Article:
The RAT is automatically deployed on many aircraft, including the CRJ and A320 series, but it can be manually released as well. In between the loss of power and the RAT spins up you have the batteries to fall back to which are normally fully charged.
The Airbus Manual has the following comment on the APU:
In case of total loss of all main generators, the RAT is automatically
extended and drives the emergency generator via a hydraulic motor. The
EMER GEN supplies the AC ESS BUS and the DC ESS BUS via the ESS TR.
The ECAM WD remains powered, with associated procedures presented.
Alternate law is operative through ELAC 1 and SEC 1
While this is for the CRJ, who call it an Air Driven Generator (ADG):
In the event of a complete AC power failure in flight, the ADG will
automatically deploy and supply emergency AC power to the ADG bus and
to the AC essential bus. If the automatic deploy function fails, the
ADG can be deployed manually by pulling the ADG manual release handle
on the ADG CONTROL control panel at the rear of the center console.
A RAT, with the spring loaded actuator visible:
I think most if not all are spring loaded, and have a little help from gravity on the way. You'll also notice that many are stored to be pushed into place by the jetstream.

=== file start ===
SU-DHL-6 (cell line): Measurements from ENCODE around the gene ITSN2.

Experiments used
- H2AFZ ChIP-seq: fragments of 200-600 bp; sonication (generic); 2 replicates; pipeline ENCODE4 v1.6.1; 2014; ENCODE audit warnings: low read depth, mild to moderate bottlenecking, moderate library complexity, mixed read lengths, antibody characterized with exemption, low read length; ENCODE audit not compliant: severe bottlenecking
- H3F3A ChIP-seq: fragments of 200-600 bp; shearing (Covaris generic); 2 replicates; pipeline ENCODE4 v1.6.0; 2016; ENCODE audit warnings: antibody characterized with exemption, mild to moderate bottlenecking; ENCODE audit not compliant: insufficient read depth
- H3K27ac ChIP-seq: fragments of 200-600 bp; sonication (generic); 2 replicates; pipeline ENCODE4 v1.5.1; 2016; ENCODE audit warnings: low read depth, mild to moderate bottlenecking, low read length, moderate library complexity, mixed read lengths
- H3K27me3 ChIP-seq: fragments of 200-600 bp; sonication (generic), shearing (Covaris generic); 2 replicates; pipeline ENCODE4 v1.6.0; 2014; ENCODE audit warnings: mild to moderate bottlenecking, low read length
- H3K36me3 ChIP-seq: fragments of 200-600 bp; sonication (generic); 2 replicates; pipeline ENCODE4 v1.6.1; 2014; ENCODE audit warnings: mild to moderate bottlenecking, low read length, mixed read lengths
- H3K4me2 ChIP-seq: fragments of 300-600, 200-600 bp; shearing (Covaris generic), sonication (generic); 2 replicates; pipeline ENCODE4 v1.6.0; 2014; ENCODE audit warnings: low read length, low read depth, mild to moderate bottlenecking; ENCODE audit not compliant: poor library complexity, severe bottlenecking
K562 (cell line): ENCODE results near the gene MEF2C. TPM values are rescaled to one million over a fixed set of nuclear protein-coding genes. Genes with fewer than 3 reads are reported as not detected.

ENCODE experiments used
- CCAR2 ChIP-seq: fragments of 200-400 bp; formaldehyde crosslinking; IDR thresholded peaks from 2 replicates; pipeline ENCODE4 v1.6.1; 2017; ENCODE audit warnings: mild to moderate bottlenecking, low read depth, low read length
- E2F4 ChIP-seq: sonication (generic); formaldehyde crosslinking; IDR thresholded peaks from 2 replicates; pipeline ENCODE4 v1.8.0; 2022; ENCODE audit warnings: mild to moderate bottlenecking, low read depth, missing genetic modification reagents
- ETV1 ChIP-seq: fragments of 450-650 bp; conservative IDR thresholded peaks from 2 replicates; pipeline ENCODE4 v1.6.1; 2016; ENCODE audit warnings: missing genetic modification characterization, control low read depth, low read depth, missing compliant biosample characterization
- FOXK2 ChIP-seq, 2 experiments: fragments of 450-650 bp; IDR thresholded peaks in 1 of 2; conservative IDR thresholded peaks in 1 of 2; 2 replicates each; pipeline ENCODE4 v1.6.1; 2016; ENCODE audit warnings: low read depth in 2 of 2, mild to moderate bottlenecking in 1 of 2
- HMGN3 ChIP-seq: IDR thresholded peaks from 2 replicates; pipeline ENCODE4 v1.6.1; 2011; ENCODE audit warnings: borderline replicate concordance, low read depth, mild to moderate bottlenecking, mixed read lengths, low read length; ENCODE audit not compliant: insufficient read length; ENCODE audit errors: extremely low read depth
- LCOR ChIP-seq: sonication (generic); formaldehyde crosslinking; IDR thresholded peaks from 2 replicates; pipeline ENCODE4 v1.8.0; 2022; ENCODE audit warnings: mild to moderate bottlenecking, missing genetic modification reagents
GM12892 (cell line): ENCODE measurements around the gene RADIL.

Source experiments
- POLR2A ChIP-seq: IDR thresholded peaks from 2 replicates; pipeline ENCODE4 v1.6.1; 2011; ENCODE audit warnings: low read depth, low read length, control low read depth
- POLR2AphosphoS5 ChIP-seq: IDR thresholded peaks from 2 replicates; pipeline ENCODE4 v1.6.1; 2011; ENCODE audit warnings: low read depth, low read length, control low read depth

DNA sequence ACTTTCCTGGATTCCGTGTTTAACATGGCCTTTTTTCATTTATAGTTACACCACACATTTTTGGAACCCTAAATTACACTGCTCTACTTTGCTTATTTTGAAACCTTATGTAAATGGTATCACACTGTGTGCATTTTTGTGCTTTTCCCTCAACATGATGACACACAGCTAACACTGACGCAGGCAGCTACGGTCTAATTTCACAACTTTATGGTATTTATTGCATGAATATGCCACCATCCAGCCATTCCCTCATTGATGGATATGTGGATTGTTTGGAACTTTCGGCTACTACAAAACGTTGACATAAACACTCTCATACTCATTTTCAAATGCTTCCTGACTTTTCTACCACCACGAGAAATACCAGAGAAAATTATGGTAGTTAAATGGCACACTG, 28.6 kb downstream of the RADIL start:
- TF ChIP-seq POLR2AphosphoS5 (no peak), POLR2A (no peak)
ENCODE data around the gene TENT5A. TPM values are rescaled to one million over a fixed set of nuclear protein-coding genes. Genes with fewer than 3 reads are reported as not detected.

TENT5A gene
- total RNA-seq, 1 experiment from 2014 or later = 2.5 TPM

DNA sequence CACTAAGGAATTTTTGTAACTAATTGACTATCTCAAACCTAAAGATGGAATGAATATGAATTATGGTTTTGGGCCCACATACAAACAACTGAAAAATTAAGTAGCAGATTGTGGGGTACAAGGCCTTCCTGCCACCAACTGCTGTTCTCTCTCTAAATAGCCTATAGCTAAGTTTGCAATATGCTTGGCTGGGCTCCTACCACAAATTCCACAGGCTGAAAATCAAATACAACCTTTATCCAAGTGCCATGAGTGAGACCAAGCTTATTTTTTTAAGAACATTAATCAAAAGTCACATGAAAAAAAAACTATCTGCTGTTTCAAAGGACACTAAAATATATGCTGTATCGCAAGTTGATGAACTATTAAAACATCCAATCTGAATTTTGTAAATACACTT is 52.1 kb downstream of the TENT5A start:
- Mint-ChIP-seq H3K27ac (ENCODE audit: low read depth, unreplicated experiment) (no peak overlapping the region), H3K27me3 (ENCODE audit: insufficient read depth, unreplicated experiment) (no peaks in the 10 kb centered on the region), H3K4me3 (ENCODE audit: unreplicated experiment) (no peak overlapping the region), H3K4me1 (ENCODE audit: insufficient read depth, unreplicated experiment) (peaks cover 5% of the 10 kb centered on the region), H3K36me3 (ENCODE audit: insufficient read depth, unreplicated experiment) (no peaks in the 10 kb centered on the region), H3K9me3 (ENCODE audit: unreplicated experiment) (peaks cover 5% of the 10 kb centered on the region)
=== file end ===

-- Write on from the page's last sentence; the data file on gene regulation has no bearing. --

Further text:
Have a look at this video below around 0:20. The slow upwards motion suggests that it's having to reload the spring energy at 1:20. The doors are attached mechanically.
Taking a look at the Airbus Electrical System:
As can be seen, there's a hierarchy to electrical power use, and the battery feeds the essential busses, where the RAT deployment would be included. If I'm not mistaken, power is very limited: You loose some of the more fancy control computers along with the non-necessary stuff, like the copilot's displays, as can be seen in the following video.
Bear in mind that some aircraft, such as the 747 (up to -400), do not have a RAT on the aircraft, and rely on the windmilling engines to provide sufficient hydraulics to control the aircraft, and as such there's no deployment of sorts necessary.